When substance abuse is present in a person’s life, it doesn’t just affect the person abusing the substance, it impacts everyone who cares about them.
By taking care of yourself and learning how to cope when a loved one relapses, you are better able to help support your loved one.
Here are some coping strategies for dealing with a loved one’s relapse:
It is not your fault that the person you love relapsed. They have made the decision to relapse, no matter what the consequence. Unfortunately, relapse is a part of many people’s recovery stories. But do not give up hope for the person you love to achieve long-term recovery. It is possible.
Support For Family of Alcoholics & Addicts
If you are unfamiliar with the disease of addiction and are unsure about what to do when your loved one relapses. We at Oregon Trail Recovery are here to help you begin that process. You can call us 24hrs a day, 7 days a week and speak to one of our staff. We also offer a Family Group on Friday night from 7 to 8 pm. This is a safe environment for anyone from the community to come and ask questions about addiction and recovery. This is great support for the family of addicts who are trying to cope with layered emotions.
Our staff and current clients who attend this group are willing to answer your questions and offer support even if you would just like to sit and listen.
Prioritize Your Recovery
Not only should the person you love seek help and healing to deal with the effect addiction has caused on their life, but you also should too. Support for family of alcoholics and addicts like Al-Anon and Co-Dependents Anonymous are groups of people just like you, who are worried about someone with a substance abuse problem. There, you can learn from the experiences of others who have faced similar problems. You are not alone.
Keep Living Life
It may be difficult and even feel wrong to consider accepting invitations from friends and family members to go out to dinner or a movie, while you know the person you care about is suffering. But please remember, you need to be healthy too, for yourself and for the person you love. It can be easy to fall into depression and start to isolate yourself when you are missing your loved one, so stay connected with the people in your life that bring you joy and comfort.
Advice From Alcoholics & Addicts
I am currently a house manager with Oregon Trail Recovery and when I started thinking about the topic of “what to do when your loved one relapses” I decided to ask some of my clients currently enrolled in our 30, 60, and 90-day treatment programs what advice they would give to families who are struggling to cope.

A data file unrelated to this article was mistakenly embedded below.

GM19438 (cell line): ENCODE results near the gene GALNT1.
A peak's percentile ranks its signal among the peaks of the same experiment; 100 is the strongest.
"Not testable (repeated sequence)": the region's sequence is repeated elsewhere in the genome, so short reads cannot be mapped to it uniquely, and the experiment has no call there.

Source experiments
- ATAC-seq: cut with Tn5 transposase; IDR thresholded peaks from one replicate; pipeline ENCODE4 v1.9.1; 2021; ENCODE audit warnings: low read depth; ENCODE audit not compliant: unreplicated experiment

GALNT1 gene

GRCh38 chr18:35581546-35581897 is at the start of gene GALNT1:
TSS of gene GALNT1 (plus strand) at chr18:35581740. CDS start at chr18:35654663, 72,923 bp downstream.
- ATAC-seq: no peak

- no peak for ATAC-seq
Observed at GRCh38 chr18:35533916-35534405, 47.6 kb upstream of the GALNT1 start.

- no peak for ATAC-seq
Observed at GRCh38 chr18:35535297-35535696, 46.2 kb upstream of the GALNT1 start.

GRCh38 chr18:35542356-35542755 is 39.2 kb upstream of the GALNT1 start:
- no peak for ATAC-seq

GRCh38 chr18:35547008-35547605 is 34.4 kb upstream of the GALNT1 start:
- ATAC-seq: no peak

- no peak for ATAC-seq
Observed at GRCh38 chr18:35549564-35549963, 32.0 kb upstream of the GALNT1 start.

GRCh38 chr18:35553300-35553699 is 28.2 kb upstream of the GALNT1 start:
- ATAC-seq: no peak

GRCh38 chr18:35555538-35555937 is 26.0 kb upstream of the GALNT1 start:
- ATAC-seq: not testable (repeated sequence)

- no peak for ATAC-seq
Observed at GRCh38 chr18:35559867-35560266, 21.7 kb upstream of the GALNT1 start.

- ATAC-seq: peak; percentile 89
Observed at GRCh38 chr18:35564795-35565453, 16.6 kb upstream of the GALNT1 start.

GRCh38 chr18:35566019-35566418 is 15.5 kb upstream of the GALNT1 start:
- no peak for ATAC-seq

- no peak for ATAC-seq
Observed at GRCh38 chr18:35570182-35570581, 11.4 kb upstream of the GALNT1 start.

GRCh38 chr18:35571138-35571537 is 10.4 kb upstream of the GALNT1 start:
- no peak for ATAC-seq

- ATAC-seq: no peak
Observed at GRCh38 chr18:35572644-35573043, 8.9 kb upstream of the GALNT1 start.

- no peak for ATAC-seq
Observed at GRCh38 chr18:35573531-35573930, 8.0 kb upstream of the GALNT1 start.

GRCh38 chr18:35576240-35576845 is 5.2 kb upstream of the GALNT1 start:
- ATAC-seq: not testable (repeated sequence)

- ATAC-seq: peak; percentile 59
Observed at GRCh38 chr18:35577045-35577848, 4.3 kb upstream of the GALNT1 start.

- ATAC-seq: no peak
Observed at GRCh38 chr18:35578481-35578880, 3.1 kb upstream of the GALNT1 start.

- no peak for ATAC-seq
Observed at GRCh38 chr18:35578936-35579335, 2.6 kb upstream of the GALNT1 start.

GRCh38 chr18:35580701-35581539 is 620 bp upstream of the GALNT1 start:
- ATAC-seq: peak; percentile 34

Here is what they said… (And they gave excellent suggestions!)
- “Accept them. Try not to judge them.”
- “Don’t enable them. But show them you still love them.”
- “Don’t force them to do anything, it has to be their choice. But be there for them and support them when they do make a decision to change.”
- “Keep healthy boundaries. If you are willing to help your loved one, and they need food, don’t give them money. Just buy the food for them.”
Dealing With A Loved One’s Relapse
Healthy boundaries are a great start!
We know it can be hard to establish new and healthy boundaries with your loved one, but it is important for you both to hold tight to those boundaries so that you can both feel safe, loved, rather than used, or manipulated.
Make sure that you clearly identify your boundaries with your loved one and address any violations of those boundaries early on. It is also appropriate for you to have tighter boundaries and loosen them if/when you feel the time is appropriate.
Here are a few more reminders:
- It is ok for you to say no and not feel guilty. And you can change your mind at any time.
- Expect respect. If your loved one is treating you in a way that you feel is not appropriate, take a time out or ask for space.
- Take care of yourself. Your time is valuable, and your needs should be considered by you and your loved one.
- Honesty is the best policy. Communicate openly and truthfully with your loved one about your feelings and circumstances and try and keep a calm and polite tone.
- Stay true to yourself. Behave according to your own values and beliefs.
Establishing and continuing to enforce healthy boundaries is one of the best ways you can support your loved one whether they are in recovery or relapse.
Get Professional Help
If you would like to speak with us about having an intervention for your loved one, please give us a call at (844) 243-8358 and we at Compassionate Interventions will help you guide and support you through the process. Or email Ben at firstname.lastname@example.org.
If you would like information about Oregon Trail Recovery’s treatment program for your loved one, please give us a call at (855) 770-0577 or send us an email at email@example.com and we would be happy to assist you.